On Edible Images: Artefacts and the Constitution of Community

Research Seminar

  • Date: Sep 11, 2018
  • Time: 13:00
  • Speaker: Jérémie Koering
  • Location: Villino Stroganoff, Via Gregoriana 22, 00187 Rom
  • Host: Bibliotheca Hertziana - Max-Planck-Institut für Kunstgeschichte
  • Contact: paulinyi@biblhertz.it
On Edible Images: Artefacts and the Constitution of Community
There was a time - but is it just over? - when some images were not just looked at, but eaten. Produced to be swallowed, they were consumed by the mouth rather than the eyes. This presentation will focus on this particular way of experiencing images, by examining the consumption of the edible artefacts (body paintings, eucharist, waffles, edible sculptures, figurative cakes) over the longue durée, and by highlighting the anthropological and cultural stakes that inform this specific practice.
As part of a logic of participation, the ingestion of the image makes it possible for the person who experiences it to enter a community or contribute to maintaining its cohesion. This presentation, which will take us from ancient Egypt to contemporary Europe through Byzantium, Renaissance Italy and the medieval West, will be an opportunity to observe that the sharing of the image, far from having been a simple theoretical and theological program, has taken forms both unexpected and concrete in our history.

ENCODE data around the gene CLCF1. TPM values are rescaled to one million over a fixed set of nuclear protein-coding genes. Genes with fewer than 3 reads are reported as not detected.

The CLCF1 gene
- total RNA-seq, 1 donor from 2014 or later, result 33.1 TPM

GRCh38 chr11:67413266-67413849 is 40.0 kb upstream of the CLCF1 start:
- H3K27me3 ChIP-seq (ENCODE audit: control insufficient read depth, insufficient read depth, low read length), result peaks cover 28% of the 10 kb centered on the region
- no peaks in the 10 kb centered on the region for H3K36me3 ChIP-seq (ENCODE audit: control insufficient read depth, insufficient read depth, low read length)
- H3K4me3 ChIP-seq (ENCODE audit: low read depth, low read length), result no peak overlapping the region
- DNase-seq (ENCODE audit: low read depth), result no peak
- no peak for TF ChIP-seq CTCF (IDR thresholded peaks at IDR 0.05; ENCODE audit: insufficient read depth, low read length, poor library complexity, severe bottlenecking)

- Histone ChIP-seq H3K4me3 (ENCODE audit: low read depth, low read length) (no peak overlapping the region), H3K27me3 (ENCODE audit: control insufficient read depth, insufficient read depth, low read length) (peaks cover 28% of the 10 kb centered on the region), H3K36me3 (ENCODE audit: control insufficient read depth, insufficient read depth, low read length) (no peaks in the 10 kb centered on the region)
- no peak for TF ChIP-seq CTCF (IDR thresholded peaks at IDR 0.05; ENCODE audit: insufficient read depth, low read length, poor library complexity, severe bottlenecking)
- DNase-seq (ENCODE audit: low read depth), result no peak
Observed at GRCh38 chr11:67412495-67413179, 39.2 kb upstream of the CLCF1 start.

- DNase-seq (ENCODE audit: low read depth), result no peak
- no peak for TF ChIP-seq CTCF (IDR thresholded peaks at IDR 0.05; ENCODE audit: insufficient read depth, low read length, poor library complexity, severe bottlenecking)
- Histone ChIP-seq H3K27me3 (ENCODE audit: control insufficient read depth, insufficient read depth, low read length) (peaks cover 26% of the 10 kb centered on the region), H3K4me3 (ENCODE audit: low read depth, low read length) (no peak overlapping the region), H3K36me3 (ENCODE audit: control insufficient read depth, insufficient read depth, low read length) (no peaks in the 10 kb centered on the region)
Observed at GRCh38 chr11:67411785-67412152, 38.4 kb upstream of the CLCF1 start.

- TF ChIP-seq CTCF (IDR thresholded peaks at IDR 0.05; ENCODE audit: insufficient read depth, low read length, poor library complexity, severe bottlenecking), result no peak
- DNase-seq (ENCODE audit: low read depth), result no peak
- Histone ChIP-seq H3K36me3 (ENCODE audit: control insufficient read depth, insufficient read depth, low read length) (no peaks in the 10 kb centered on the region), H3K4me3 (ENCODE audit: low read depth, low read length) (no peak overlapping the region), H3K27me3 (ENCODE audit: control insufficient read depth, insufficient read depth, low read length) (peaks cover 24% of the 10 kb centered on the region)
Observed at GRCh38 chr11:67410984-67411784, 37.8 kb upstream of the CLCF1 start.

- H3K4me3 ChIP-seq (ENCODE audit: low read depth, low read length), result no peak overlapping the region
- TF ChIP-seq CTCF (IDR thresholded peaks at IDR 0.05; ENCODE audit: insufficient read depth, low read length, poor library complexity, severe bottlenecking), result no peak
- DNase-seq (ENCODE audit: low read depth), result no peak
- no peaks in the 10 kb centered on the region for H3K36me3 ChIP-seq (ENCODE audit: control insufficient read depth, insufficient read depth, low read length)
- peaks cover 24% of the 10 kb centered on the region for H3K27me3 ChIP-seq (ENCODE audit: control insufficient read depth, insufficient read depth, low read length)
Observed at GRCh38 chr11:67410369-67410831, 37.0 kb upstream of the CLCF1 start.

Research Seminar organized by David Zagoury

Jérémie Koering is an art historian at the CNRS and Deputy Director of the Centre André Chastel. His fields of study are Italian Renaissance Art, epistemology of art history, and anthropology of images. Currently, he is writing two books: one on edible images (Des images que l’on mange, Actes Sud, 2018), the other on Schapiro’s drawings (Meyer Schapiro en dessinant).
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